I was recruited by UNDP in Zimbabwe to provide technical support to the UN Partnership on the Rights of Persons with Disabilities and the Spotlight Initiative on disability-inclusive programming and interventions.
Persons with disabilities are a key constituency in Zimbabwe and constitute about nine per cent of the population. However, they remain invisible at all levels of society and face numerous challenges in accessing health care, jobs, education and justice.
Since late 2016, UNV has been strengthening efforts to facilitate the intentional deployment of UN Volunteers with disabilities, and collaborate with UN and other partners on delivering results for persons with disabilities.
UN entities will not be able to fulfill their promise of leaving no one behind and promoting inclusion until persons with disabilities are fully represented among UN staff.
United Nations Volunteers, as a cross-cutting organization in the UN system, is very well placed to partner with UN entities with the aim at unlocking the potential of persons with disabilities to work for the Sustainable Development Goals.
For UN development practitioners, whilst we are firm proponents of the indivisibility of all rights for all peoples at all times, rarely do we get the opportunity to start with those farthest behind or get to scale.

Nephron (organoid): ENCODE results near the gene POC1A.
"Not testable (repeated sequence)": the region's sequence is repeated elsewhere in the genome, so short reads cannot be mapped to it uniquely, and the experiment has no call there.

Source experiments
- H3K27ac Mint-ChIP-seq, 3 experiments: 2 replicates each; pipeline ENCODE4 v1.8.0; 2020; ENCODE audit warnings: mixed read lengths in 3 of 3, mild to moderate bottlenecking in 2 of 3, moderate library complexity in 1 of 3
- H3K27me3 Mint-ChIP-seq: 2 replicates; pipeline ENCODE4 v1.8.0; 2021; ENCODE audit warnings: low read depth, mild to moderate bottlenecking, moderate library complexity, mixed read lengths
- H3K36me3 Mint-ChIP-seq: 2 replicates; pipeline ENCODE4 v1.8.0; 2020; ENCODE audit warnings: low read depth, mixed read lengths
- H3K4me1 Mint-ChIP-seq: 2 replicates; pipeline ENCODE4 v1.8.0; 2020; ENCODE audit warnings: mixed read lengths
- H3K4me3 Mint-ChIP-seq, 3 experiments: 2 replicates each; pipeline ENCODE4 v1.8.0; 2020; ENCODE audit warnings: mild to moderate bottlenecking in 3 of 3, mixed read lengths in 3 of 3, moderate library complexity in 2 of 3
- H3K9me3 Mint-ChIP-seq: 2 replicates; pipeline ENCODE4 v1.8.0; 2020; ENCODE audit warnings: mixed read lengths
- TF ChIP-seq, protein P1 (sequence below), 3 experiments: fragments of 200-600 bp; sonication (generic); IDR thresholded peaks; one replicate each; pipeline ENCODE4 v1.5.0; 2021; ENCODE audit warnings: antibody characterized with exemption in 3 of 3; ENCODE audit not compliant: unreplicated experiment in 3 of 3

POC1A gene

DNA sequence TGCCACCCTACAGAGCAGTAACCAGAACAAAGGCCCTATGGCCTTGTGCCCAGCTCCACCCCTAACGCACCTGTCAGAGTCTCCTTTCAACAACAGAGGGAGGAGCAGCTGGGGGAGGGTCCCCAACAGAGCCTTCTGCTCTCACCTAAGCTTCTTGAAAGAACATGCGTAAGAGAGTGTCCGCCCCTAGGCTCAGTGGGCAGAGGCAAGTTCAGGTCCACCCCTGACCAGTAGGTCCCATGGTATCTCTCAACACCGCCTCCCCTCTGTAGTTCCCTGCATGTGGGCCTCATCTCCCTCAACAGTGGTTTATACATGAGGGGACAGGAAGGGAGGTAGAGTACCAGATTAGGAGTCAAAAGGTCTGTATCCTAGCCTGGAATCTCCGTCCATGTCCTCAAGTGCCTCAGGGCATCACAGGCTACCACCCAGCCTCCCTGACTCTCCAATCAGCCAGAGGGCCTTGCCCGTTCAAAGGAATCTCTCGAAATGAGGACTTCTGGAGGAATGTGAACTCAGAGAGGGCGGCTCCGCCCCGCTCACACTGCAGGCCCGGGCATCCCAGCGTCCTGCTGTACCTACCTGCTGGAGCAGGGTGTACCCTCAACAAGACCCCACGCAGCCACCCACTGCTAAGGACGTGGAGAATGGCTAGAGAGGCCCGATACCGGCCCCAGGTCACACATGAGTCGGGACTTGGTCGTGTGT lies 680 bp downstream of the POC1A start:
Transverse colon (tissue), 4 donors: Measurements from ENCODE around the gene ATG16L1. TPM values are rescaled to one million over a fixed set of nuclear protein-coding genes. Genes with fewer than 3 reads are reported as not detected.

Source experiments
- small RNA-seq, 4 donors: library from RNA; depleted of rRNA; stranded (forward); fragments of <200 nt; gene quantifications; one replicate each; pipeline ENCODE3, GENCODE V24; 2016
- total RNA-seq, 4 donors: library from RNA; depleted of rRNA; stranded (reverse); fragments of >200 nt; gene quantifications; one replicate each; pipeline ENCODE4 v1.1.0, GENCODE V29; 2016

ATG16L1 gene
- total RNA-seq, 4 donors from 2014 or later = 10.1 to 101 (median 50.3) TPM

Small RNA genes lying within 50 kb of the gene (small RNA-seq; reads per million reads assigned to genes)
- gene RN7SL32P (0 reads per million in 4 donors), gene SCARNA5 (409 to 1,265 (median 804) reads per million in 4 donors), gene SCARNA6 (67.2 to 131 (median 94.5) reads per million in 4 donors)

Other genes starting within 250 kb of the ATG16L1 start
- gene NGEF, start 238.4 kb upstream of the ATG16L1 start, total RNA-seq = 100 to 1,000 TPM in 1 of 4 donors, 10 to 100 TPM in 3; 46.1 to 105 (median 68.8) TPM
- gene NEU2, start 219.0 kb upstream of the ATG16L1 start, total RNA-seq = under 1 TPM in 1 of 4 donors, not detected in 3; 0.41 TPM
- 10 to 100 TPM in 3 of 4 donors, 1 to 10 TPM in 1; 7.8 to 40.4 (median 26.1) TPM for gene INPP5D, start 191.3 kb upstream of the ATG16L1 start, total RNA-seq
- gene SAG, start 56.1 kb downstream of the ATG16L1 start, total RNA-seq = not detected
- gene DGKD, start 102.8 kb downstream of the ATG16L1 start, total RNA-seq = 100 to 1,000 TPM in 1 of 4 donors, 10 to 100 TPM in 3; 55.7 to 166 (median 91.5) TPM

When I was given the opportunity to come to Sudan as a UN Volunteer with the United Nations African Union Mission in Darfur (UNAMID), many folks discouraged me, because of the hardship conditions.
I refused to listen to the naysayers and didn't hesitate to accept the offer. My whole life has been full of challenges and hardships, and so Darfur would be no different. I told them that I was willing and able!
My name is Mohammad Sarhan. I am a UN Volunteer working with the Communications and Information Technology Section (Human Resources) for the UNAMID.